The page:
You have to think that Gary van Egmond had endured enough turmoil in his 32-month stint at the helm of the Newcastle Jets.
To some, it was no huge surprise when Van Egmond, an affable 44-year-old and former A-League coach of the year, this week handed in his resignation to outspoken Jets owner Con Constantine.
Any brownie points his side had earned from reaching the knockout phase of the AFC Champions League had evaporated in Pohang as the Steelers Poker Online Indonesia ran out 6-0 victors last week, eliminating them from the competition.
Such a heavy defeat would often be enough to prompt many trigger-happy chairmen to act or noncommittal managers to walk away – notwithstanding Van Egmond had recently penned a contract extension tying him to the Jets until 2013.
But revelations since that Korean nightmare have revealed Van Egmond’s hasty resignation wasn’t prompted solely by his under-prepared team’s ACL humiliation.
He already had his eye on exiting the club he helped transform from cellar dwellers to champions and had formally applied for a coaching position within Football Federation Australia, the game’s governing body.
As the application process proceeded, it became clear Van Egmond was the outstanding candidate for the role of working with some of the country’s finest rising stars, as Australian under-17 assistant coach and with a remit to guide the youngsters at the Australian Institute of Sport.
But whatever the ramifications of bringing Van Egmond into the FFA stable with an eye on his long-term coaching development within the national body, from the outside it appears unusual to move from a head coach’s position in the A-League to the lower ranks of the national side.
Van Egmond has been earmarked for a larger job since making an immediate splash when he took over at Newcastle in October 2006. The man known to all as ‘Dutchy’ led the Jets from the basement to the championship within 18 months and was labelled the brightest young manager in the Australian game.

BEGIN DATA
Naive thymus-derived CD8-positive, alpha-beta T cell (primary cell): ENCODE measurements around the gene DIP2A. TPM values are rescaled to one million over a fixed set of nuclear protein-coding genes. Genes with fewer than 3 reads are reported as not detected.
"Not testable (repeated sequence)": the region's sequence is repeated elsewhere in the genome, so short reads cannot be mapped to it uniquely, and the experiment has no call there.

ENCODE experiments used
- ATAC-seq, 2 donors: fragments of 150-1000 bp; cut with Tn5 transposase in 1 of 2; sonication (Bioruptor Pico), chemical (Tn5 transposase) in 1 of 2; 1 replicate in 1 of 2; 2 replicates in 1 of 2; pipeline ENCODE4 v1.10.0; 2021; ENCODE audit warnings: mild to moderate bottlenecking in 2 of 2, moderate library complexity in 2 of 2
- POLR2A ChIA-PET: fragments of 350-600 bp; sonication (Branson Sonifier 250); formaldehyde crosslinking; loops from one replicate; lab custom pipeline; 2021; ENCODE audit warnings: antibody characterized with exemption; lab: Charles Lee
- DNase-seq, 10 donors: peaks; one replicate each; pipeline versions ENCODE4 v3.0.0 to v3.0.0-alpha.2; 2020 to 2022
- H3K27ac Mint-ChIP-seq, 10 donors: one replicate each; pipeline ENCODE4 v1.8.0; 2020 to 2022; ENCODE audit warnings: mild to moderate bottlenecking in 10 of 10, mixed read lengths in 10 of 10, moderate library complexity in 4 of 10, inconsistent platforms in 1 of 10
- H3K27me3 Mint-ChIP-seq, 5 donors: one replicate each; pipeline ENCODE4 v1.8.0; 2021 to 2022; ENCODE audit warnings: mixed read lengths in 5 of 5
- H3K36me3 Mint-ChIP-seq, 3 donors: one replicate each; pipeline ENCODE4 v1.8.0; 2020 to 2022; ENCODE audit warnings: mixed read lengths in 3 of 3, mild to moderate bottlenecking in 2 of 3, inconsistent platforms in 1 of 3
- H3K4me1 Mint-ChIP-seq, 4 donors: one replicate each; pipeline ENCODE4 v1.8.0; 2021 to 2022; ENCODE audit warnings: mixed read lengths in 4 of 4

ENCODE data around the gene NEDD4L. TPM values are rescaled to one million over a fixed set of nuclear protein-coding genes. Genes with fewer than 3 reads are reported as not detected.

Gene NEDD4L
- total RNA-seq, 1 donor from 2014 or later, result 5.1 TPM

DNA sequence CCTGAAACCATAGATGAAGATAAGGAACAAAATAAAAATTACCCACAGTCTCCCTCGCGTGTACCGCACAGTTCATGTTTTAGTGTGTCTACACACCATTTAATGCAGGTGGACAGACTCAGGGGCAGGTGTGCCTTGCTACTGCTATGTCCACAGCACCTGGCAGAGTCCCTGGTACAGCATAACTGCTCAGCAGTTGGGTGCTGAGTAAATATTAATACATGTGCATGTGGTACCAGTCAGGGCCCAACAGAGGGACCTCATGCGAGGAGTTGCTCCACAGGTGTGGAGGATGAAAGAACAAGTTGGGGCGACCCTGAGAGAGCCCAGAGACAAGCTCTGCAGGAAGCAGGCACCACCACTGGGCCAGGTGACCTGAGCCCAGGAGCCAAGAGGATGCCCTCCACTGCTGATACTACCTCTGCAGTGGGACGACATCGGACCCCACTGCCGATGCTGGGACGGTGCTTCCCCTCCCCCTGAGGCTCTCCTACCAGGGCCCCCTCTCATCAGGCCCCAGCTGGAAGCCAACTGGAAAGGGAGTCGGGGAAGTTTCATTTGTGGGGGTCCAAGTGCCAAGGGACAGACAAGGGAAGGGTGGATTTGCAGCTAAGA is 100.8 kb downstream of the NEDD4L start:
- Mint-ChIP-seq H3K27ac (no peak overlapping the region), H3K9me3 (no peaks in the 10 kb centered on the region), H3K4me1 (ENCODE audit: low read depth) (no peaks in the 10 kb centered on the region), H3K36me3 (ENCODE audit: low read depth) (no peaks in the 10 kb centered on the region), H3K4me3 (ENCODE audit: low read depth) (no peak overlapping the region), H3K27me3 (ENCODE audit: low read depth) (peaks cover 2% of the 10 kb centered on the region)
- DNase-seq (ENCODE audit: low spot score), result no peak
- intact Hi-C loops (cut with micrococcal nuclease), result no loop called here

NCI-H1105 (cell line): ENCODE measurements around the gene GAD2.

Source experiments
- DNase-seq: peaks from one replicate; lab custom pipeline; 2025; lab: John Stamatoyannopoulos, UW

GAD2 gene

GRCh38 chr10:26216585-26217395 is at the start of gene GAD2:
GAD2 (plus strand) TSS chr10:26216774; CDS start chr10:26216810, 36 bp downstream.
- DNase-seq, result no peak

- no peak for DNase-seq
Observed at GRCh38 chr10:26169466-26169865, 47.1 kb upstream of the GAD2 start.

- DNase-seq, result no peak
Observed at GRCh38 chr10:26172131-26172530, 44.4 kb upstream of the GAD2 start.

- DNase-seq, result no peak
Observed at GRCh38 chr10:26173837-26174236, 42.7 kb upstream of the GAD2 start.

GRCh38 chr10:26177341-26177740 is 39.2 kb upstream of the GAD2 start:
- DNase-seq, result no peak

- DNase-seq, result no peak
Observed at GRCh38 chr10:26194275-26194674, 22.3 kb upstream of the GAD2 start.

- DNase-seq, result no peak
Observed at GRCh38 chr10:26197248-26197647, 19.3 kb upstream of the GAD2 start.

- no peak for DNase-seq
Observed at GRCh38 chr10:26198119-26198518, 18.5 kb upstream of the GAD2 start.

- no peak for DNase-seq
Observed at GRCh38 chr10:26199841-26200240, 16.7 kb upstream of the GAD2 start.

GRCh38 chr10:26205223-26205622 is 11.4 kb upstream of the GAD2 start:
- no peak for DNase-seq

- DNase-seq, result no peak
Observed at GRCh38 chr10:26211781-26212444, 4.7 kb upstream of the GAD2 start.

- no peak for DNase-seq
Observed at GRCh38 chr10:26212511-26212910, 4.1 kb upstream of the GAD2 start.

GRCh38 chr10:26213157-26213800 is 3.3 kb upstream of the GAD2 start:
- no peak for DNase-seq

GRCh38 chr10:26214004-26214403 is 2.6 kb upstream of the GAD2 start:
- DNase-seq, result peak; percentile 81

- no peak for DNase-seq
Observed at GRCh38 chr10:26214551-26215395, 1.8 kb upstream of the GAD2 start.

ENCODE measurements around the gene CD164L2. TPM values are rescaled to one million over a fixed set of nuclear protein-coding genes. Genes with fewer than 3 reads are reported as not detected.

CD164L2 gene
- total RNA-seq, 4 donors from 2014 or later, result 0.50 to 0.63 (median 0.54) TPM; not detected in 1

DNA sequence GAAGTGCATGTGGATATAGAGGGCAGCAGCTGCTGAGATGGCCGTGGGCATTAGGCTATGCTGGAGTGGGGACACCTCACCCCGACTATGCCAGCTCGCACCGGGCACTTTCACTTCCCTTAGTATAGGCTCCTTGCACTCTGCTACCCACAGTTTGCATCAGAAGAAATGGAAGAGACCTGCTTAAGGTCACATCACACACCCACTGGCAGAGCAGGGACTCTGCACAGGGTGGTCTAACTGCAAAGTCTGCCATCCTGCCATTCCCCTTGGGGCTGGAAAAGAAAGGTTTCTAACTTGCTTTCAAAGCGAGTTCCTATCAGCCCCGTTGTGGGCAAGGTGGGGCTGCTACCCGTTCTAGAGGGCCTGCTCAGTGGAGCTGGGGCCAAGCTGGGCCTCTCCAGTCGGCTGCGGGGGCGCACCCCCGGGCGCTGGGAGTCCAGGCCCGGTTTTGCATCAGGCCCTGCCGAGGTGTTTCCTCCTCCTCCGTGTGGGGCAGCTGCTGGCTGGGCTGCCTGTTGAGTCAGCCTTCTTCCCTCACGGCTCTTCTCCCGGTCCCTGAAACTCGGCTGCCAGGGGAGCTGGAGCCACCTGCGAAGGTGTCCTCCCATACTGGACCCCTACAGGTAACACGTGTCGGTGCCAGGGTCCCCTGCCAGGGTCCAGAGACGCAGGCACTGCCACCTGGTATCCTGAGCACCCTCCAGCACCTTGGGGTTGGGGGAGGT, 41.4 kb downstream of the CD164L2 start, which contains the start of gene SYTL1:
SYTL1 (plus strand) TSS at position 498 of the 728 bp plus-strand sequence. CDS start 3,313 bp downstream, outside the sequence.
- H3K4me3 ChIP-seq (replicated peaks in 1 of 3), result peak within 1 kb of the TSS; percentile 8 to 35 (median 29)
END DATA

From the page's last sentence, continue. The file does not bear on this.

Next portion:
But Newcastle’s title defence was a disaster. They finished bottom, yet sympathy was shown for Van Egmond’s position as his championship side was ripped apart by a combination of dubious incoming and outgoing transfers.
The coach would have tired of the revolving door at the Jets, particularly when it was clear a number of those coming and going did so against his wishes.
Newcastle have endured the biggest turnover of players of all eight foundation clubs with Van Egmond this season facing the prospect of managing without full internationals Jade North, James Holland, Joel Griffiths, Adam Griffiths, goalkeeper Ante Covic and Mark Milligan.
The Jets hierarchy brought in only journeymen and youngsters as replacements.
Still, Constantine had little sympathy for Van Egmond on his controversial departure, saying he blamed the defector more than the FFA, who he claimed poached his employee behind the club’s back.
“He forgets that if it wasn’t for me, he wouldn’t be where he is now. He was selling Pepsi to me eight years ago. He pleaded then to help him get involved in coaching in the game,” Constantine told The Australian.
He added: “If the FFA want to fine me (for his public condemnation of their actions), well, it would be like fining Jesus Christ because of the treachery of Judas.”
Branko Culina, Van Egmond’s replacement, is seen by the Jets movers and shakers as Newcastle’s saviour.
Culina, a former Sydney FC coach, became the Jets’ technical director earlier this year, a kind of guiding hand for Van Egmond.
He had said that his axing by Sydney in 2007 had left a bad taste, but the TV pundit couldn’t resist another crack at frontline coaching after Constantine asked him to fill the breach, certainly for the medium term.
Culina signed a two-year deal, immediately jetting off to Europe to scout a pair of imports to change the Jets’ fortunes this forthcoming season.
“I think that Branko is the best man for the job,” trumpeted CEO John Tsatsimas. “He has been here since February and he has seen the club, he knows the players first-hand. He is an experienced coach, he is a very technical coach as is (assistant) Mark Jones and we believe that they will work well together. We also believe that it will provide the foundation for rectifying us results-wise and it will lead us into the finals.”